Seeds of Inclusion Keynote Advises Future Educators
In fourth grade Jonathan Mooney hid in the bathroom to avoid reading in front of the class because of his dyslexia. By fifth grade he was diagnosed with Attention Deficit Disorder (ADD). By sixth grade Mooney dropped out of school and contemplated suicide.
Jonathan Mooney, keynote speaker at the University of Wisconsin Oshkosh's “Planting the Seeds of Inclusion: Supporting All Children” conference on March 5
Mooney shared his personal experience of not fitting into school as the keynote speaker on at the University of Wisconsin Oshkosh for “Planting the Seeds of Inclusion: Supporting All Children” conference on March 5.
Mooney went on to graduate from Brown University with a degree in English Literature and authored two books. He also is founder of Project Eye-to-Eye, which is a mentoring and advocacy non-profit organization for students with learning disorders.
Even with these credentials, Mooney said he currently reads at a seventh grade level and spells at a third grade level. He clarified that he did not fix his deficits, he just was able to unlearn that he was “stupid, crazy and lazy” through the help of a few of supportive teachers who focused on his strengths.
Mooney explained that there are three things educators can do to improve their teaching: understand that mindset is more important than skill set, know that teachers who make a difference are masters of connection, and find out what is right instead of what is wrong with the student.
“Every teacher who made a difference in my life put what was right with me at the center of their job; finding it, identifying it and celebrating it,” said Mooney.
Mooney himself was the “bad kid” in class because he could not sit still at his desk and could not focus without movement. He said his teacher did not understand that movement was the opposite of a problem.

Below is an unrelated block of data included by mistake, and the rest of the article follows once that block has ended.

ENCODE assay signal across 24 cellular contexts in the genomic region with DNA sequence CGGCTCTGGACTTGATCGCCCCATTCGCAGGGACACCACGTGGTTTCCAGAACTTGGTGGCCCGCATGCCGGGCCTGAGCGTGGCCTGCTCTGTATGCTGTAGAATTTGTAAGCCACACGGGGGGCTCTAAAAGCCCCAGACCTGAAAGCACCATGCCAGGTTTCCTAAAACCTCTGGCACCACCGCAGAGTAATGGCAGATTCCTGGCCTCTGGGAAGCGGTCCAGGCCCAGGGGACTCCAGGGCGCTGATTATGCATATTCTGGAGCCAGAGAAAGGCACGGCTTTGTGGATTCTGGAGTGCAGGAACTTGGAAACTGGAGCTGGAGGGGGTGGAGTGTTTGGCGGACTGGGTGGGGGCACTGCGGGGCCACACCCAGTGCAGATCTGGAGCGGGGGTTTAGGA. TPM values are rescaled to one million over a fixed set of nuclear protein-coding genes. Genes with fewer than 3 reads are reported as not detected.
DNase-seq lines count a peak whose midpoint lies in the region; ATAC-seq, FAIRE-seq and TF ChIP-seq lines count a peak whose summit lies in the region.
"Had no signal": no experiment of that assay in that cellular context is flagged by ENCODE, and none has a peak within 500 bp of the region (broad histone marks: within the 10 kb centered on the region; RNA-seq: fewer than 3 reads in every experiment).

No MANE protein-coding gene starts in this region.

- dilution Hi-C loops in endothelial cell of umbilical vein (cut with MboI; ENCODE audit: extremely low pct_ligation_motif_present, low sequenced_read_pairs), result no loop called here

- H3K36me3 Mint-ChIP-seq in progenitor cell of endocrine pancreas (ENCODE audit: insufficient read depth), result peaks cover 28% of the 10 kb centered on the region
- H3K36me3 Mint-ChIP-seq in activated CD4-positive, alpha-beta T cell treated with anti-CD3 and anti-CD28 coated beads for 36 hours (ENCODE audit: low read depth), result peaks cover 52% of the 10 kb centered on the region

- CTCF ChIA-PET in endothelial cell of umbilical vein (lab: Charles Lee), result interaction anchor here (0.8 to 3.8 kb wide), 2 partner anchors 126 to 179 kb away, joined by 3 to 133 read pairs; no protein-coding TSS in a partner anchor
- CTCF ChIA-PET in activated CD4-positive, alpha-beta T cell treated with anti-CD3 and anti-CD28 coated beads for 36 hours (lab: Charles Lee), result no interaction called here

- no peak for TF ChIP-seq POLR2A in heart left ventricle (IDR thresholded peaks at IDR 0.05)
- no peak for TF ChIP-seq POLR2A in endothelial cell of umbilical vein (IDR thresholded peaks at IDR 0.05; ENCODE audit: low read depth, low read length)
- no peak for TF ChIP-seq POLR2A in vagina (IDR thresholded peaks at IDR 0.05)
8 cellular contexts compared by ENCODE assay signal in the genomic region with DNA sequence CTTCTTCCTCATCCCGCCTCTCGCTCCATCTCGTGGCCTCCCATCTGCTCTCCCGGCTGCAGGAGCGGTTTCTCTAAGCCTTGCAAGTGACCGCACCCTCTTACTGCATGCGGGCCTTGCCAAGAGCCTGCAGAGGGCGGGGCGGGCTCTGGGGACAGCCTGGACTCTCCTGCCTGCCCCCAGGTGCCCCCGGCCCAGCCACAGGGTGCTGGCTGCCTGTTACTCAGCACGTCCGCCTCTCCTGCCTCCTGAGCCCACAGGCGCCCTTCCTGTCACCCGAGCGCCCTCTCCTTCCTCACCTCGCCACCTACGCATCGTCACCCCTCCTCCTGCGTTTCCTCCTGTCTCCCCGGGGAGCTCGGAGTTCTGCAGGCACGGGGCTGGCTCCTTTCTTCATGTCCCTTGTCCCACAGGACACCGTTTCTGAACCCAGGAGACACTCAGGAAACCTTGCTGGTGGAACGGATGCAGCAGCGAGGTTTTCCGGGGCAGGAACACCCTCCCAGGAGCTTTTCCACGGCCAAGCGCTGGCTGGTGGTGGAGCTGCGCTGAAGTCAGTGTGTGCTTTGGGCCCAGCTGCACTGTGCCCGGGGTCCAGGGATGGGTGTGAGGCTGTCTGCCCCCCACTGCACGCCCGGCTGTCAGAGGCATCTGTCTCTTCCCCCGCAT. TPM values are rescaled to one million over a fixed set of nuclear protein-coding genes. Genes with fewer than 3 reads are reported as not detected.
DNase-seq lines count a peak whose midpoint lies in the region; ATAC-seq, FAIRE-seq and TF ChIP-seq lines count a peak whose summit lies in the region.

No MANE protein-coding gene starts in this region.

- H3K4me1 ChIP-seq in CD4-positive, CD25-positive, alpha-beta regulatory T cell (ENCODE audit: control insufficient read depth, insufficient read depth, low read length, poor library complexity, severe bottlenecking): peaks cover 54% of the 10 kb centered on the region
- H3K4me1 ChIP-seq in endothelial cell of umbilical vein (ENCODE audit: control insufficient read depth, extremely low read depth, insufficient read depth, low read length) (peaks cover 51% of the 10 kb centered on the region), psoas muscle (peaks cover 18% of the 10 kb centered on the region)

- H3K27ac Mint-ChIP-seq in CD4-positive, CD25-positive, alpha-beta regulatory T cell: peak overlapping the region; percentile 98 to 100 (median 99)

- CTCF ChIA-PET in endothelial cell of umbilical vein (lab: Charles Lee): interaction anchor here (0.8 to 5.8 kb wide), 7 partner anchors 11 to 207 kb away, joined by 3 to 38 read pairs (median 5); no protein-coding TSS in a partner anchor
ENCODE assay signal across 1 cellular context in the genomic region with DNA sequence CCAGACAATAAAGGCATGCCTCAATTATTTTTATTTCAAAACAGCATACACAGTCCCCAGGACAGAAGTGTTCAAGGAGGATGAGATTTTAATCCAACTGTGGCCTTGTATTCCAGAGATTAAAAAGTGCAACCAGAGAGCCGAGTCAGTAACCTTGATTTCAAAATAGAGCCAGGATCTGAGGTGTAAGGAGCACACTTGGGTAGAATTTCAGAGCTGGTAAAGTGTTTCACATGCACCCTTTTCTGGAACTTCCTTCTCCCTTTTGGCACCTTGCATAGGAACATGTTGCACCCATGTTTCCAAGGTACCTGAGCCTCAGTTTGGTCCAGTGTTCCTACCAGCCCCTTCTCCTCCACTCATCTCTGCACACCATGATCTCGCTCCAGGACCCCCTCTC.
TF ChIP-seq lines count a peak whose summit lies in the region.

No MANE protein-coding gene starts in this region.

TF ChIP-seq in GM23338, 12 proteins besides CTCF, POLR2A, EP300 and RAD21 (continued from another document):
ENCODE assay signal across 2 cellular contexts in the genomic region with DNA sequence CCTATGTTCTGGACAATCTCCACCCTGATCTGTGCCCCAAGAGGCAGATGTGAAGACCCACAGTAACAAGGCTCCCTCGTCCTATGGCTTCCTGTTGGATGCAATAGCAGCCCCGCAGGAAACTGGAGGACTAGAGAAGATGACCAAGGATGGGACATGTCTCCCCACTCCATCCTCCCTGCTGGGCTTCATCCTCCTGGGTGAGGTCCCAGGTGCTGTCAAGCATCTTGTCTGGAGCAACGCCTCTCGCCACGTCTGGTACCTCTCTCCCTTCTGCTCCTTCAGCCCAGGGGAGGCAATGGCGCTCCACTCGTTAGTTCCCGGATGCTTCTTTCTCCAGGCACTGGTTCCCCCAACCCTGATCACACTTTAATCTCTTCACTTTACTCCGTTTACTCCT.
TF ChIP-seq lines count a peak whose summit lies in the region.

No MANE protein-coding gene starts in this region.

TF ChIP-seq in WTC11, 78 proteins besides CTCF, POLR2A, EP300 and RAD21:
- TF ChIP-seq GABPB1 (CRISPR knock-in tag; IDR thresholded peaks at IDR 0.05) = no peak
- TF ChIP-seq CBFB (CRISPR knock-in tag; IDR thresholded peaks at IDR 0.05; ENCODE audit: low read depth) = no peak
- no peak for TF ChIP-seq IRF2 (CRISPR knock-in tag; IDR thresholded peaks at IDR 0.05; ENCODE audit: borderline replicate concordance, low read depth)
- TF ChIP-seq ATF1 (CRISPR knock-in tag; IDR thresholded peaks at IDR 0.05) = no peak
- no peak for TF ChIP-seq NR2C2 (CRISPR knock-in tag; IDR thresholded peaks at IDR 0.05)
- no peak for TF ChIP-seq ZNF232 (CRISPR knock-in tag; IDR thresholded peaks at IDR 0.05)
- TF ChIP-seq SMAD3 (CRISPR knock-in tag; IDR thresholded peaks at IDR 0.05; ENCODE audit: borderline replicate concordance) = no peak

“There is a whole emerging body of research that young people move whether they have ADHD or not because movement accesses a physical motor memory that facilitates focusing,” said Mooney. “If I don’t move, guess what turns off? My brain turns off.”
Ostracizing the bad kid by putting them in the hall or sending them to the office creates the label recognized by all of the other kids and therefore defining their path as just another one of “those” statistics.
“That kid in the hallway is the next innovator, is the next entrepreneur, is the next creative thinker,” Mooney said. “You have to celebrate it every day.”
As his grandmother put it best, “Difficult children make interesting adults.”
Mooney suggested educators reorganize their thought process of what “smart” is.
“We think smart people read well, smarter people read well and early, and the smartest people read well, early and fast,” said Mooney.
He explained to the audience that schools are so invested in putting reading as the pinnacle of the intelligence ring at the expense of all the other talents and skills in students.
“Intelligence is not one thing, but many things,” Mooney said. “This idea is a fundamental misunderstanding of human intelligence that you all need to challenge every single day.”
An extraordinary story Mooney used to illustrate the concept of the “dumb” kid was a 13-year-old boy who was arrested for conducting a 50-person drug ring in Los Angeles. After serving his time he came to Mooney and said, “Look, I want to do something different, but I’m dumb and I’m not good at anything.”
As part of Project Eye-to-Eye, Mooney set him up with a design entrepreneurship program and with a GED, the boy attended community college and received a certificate in design. He was able to set up a graphic design business that infused street culture with marketing, which made a profit of $500,000 last year.
“We are preparing generalists for a world of specialists. You look at the world nowadays and you don’t need to be good at all things, but one or two things,” Mooney said. “We need to invest in scaling strength.”
Nick Olla, sophomore at UW Oshkosh, came to the conference because a friend had told him about Mooney’s book “The Short Bus” and thought it would be beneficial as a special education major.
“I thought it was awesome and very insightful how the role of school and the role of teachers have been so misconstrued,” said Olla.
Mooney stressed that every effective teacher is a master of connection and they must be building meaningful relationships with their students.
“There is no significant learning without significant relationships,” Mooney said.